This amendment provides for the procedures to be followed by the local authority upon receipt of a recommendation from the public appointments commission for appointment as a new chief executive. An important element of the rebalancing of the relationship between the elected member and the chief executive is the making of the appointment of the chief executive by the elected members a reserved function. This amendment does not alter this fundamental change in the relationship as originally provided in the Bill but it provides for clarity on how the elected members must go about their business of considering and deciding on the recommendation from the public appointments commission. The elected members will have three months to make the decision and a weakness originally in the Bill which would have meant rejection of the recommended person by the mere passage of time if the elected members did not consider the recommendation is removed.

Provision is also made for the Minister to make regulations relating to the processes the local authority will need to adhere to in considering the recommendation of the public appointments service relating to requesting information from the person recommended for the post of chief executive, the keeping of records, confidentiality and the criteria to be applied to their consideration of the recommendation.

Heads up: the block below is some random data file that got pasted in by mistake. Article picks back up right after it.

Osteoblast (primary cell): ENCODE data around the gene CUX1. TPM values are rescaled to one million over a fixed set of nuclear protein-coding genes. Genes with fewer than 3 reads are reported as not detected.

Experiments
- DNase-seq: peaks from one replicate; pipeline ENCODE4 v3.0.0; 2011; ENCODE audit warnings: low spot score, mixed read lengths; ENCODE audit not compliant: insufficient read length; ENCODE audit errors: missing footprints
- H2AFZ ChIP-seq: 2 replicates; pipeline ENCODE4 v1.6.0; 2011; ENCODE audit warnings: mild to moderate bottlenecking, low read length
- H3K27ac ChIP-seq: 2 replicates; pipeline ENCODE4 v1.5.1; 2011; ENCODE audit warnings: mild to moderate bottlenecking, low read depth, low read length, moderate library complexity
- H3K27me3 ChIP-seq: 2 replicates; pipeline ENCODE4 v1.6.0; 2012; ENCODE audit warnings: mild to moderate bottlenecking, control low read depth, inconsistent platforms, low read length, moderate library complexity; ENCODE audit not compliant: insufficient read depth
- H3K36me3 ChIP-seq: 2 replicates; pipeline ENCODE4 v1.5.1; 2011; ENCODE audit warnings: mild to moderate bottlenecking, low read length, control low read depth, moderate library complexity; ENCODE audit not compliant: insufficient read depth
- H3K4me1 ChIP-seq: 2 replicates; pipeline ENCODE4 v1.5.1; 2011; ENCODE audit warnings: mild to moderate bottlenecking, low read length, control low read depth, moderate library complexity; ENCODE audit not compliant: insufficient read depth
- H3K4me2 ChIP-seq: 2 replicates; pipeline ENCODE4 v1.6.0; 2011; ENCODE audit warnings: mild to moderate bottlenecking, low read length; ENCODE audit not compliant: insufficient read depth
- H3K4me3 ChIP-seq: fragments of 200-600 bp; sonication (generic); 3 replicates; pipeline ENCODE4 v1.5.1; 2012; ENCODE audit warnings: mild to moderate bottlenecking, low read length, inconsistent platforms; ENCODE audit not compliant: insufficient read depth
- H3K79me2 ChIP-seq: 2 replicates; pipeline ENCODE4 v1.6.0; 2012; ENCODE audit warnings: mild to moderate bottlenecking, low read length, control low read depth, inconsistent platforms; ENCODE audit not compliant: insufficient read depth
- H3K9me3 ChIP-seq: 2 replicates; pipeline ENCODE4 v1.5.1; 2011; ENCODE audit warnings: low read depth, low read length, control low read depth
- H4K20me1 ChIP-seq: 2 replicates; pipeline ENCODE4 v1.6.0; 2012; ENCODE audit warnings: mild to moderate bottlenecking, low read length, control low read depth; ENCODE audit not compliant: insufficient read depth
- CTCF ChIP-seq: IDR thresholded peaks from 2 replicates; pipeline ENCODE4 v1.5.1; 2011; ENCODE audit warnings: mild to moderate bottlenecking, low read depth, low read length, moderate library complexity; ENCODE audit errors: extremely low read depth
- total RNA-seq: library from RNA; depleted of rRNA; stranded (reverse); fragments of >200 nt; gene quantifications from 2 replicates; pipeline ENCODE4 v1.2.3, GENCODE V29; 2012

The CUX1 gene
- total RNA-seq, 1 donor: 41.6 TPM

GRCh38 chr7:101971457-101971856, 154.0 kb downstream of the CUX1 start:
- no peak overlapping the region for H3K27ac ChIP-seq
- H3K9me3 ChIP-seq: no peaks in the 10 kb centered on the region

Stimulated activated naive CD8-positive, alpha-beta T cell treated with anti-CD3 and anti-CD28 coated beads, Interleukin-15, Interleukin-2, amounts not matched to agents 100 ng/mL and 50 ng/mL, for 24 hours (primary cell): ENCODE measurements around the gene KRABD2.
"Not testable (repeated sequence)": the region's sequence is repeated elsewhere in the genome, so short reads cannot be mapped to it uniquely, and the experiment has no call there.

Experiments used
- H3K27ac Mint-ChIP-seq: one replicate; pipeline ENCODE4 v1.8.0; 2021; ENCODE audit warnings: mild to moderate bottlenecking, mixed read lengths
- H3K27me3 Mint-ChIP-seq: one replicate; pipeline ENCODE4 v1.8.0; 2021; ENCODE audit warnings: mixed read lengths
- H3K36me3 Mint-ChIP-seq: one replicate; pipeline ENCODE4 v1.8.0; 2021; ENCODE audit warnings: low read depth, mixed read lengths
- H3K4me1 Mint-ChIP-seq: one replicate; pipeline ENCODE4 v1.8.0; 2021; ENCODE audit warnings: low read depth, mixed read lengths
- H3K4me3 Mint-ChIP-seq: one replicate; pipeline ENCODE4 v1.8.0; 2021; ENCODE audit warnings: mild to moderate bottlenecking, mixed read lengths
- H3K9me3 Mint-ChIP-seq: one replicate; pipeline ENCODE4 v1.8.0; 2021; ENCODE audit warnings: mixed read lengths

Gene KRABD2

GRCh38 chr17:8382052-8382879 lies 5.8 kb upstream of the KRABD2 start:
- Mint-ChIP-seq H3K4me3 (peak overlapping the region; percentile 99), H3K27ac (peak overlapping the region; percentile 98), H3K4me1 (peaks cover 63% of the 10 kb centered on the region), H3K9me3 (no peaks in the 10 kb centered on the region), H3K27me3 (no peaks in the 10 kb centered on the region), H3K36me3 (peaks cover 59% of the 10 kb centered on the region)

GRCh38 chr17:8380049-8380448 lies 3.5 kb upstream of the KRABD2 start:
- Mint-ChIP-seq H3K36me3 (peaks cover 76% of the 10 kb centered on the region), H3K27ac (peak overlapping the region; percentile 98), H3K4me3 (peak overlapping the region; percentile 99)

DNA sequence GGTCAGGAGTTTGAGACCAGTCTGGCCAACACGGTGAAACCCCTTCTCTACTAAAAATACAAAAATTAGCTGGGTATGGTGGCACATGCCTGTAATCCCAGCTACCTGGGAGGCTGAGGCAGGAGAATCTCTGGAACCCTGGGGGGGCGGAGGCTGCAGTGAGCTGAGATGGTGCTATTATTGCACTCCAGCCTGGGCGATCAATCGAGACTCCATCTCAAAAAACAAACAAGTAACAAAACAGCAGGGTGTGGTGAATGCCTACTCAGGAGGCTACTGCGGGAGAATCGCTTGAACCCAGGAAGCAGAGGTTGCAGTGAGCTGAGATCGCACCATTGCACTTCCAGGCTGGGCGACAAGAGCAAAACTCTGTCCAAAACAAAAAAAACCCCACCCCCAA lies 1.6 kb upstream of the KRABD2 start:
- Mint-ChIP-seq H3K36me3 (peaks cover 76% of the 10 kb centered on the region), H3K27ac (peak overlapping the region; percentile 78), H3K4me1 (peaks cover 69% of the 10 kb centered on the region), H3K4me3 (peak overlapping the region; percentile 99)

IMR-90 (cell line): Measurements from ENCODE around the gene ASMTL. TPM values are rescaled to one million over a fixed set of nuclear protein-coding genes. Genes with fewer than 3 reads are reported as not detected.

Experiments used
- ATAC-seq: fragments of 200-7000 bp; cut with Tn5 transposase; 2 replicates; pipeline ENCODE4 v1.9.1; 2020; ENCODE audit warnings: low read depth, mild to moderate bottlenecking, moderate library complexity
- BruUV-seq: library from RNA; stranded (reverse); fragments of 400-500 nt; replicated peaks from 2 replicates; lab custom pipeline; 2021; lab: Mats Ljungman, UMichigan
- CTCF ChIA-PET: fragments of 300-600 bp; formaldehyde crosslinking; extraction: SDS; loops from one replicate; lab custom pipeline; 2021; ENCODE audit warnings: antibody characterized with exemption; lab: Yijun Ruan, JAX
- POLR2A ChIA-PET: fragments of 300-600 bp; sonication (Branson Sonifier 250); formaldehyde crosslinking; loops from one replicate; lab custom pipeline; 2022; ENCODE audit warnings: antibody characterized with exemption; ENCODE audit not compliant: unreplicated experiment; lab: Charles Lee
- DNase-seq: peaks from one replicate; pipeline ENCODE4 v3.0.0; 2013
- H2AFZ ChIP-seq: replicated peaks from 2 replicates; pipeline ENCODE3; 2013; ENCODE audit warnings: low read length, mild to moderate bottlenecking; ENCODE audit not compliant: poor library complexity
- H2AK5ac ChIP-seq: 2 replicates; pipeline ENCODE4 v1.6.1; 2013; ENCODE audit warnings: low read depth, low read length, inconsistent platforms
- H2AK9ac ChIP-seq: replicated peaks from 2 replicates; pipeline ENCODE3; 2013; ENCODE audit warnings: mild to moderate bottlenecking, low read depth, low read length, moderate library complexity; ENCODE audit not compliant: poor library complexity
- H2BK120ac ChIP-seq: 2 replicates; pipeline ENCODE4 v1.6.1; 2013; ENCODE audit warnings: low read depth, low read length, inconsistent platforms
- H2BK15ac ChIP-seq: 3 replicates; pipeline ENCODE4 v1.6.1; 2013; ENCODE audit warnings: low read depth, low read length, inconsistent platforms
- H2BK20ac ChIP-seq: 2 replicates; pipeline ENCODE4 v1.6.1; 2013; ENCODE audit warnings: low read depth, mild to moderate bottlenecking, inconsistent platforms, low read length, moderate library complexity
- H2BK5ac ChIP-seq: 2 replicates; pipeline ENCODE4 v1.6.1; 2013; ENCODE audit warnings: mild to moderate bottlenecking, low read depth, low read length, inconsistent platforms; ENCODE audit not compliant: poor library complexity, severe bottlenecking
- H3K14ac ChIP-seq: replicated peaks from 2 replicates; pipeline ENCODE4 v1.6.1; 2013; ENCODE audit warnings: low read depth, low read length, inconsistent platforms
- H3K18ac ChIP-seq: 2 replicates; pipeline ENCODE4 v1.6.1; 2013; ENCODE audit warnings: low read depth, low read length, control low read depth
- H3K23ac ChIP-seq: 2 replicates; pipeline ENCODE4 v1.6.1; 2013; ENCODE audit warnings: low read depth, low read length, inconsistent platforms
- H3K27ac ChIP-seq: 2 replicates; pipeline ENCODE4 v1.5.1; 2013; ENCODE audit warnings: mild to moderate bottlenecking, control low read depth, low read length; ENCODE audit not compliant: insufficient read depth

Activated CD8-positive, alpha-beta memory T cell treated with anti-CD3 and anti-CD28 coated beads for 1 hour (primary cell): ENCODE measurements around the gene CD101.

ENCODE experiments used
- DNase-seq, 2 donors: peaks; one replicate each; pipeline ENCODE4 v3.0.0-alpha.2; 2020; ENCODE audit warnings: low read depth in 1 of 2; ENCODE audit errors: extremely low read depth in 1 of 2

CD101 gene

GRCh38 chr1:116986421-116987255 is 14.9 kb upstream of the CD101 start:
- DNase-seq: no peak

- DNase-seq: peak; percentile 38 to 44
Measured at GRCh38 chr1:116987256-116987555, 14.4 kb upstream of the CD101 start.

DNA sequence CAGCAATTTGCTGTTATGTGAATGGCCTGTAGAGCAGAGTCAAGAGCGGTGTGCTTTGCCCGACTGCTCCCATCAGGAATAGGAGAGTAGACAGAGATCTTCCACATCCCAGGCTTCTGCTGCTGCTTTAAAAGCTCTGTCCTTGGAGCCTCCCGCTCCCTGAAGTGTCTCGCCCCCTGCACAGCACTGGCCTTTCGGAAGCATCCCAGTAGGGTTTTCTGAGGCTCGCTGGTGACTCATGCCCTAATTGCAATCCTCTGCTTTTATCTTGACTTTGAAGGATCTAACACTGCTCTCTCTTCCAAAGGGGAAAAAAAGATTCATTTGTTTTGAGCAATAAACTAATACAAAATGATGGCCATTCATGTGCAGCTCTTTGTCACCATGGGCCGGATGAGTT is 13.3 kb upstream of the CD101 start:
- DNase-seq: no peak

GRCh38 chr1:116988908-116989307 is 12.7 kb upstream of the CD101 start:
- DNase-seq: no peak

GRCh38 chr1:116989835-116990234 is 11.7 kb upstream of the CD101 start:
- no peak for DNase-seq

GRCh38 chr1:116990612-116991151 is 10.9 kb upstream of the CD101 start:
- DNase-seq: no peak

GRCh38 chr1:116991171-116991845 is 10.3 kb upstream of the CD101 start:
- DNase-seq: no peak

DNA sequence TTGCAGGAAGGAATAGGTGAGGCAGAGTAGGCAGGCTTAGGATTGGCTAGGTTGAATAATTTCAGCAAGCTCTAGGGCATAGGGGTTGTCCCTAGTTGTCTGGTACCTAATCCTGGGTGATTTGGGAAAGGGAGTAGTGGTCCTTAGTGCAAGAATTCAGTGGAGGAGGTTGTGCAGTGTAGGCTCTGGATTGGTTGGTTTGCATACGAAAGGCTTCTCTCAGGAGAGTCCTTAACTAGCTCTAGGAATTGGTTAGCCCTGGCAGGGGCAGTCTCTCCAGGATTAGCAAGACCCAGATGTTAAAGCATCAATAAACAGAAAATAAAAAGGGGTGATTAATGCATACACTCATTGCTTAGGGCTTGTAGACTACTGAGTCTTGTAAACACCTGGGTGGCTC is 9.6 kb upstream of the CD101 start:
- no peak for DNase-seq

Seanad amendment agreed to.
Seanad amendment 67:
Section 51: In page 78, to delete line 10 and substitute the following:
“matter.
Executive functions and shared services
149A. (1) In respect of executive functions of a local authority, where 2 or more local authorities agree, or had agreed before the commencement of this section, that, in the interests of efficiency and effectiveness, a specified executive function should be performed by one of them (in this subsection referred to as the ‘nominated local authority’) on behalf of the other local authority or local authorities (as the case may be), then the nominated local authority may perform, and be deemed always to have had the power to perform, the function on behalf of the other local authority or local authorities (as the case may be).
(2) Nothing in this section shall be read as affecting section 34(1)(aa) (inserted by the Waste Management Amendment) Act 2001) of the Waste Management Act 1996.".".
Seanad amendment agreed to.
Seanad amendment 68:
Section 53: In page 78, between lines 31 and 32, to insert the following:
"Local authority associations
53. Section 225 of the Principal Act is amended—
(a) in subsection (3) by substituting the following for paragraphs (c) and (d):
“(c) the provision of policy support and other assistance to its constituent authorities as regards any matter relating to or that may relate to local government,
(d) the assessment of public policy as regards any matter relating to or that may relate to local government, and
(e) the provision of advice and the making of submissions to the Minister or other public authorities as regards such matters.",
and
(b) by inserting the following after subsection (3):
"(3A) (a) Where an association of local authorities or, in the event that there is a single association, such association requests a meeting with the Minister in relation to activities under subsection (3), the Minister shall meet a delegation from the association, or hold a meeting to which paragraph (b) applies, at least once in every year.
(b) Where there is more than one association of local authorities in being at the time of a request or requests for a meeting with the Minister under this subsection is or are received, the Minister may require the meeting for the purposes of paragraph (a) to be a meeting with a joint delegation from those associations.".".